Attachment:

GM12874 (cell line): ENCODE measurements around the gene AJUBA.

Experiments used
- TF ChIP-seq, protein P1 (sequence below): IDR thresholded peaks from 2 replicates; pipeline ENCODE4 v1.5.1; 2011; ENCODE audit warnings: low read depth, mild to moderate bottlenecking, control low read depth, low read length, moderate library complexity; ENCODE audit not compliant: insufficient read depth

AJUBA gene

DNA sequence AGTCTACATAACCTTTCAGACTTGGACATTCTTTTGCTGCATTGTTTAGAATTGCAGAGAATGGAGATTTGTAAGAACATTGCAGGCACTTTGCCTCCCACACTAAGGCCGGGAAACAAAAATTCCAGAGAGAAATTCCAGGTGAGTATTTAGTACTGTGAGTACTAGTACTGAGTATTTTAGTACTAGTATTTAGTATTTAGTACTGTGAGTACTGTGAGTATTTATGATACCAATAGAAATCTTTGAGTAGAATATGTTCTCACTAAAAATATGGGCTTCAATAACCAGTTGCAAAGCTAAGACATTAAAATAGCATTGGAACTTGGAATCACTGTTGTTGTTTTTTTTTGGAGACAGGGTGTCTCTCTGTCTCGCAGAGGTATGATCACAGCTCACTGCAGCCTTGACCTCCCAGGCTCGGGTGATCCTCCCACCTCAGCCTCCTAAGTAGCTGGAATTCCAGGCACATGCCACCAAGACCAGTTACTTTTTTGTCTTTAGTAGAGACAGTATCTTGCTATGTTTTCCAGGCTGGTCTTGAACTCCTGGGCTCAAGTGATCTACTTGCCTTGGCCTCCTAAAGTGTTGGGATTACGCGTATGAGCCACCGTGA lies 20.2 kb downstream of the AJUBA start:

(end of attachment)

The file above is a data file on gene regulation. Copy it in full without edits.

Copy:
GM12874 (cell line): ENCODE measurements around the gene AJUBA.

Experiments used
- TF ChIP-seq, protein P1 (sequence below): IDR thresholded peaks from 2 replicates; pipeline ENCODE4 v1.5.1; 2011; ENCODE audit warnings: low read depth, mild to moderate bottlenecking, control low read depth, low read length, moderate library complexity; ENCODE audit not compliant: insufficient read depth

AJUBA gene

DNA sequence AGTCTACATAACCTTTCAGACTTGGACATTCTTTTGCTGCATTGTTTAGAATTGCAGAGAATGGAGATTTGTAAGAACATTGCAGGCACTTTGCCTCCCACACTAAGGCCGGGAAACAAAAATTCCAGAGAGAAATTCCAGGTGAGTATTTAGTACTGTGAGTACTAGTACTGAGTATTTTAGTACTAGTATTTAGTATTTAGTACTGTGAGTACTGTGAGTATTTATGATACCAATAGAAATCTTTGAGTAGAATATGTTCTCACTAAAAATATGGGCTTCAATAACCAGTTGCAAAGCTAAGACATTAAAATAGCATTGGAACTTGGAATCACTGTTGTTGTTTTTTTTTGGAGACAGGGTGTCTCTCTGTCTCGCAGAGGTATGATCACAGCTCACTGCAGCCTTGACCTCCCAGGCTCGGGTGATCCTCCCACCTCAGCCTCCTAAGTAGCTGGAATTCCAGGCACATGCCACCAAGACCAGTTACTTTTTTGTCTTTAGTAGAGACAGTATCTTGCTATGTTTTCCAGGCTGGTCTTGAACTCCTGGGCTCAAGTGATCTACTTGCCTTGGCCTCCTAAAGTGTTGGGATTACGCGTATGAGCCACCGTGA lies 20.2 kb downstream of the AJUBA start: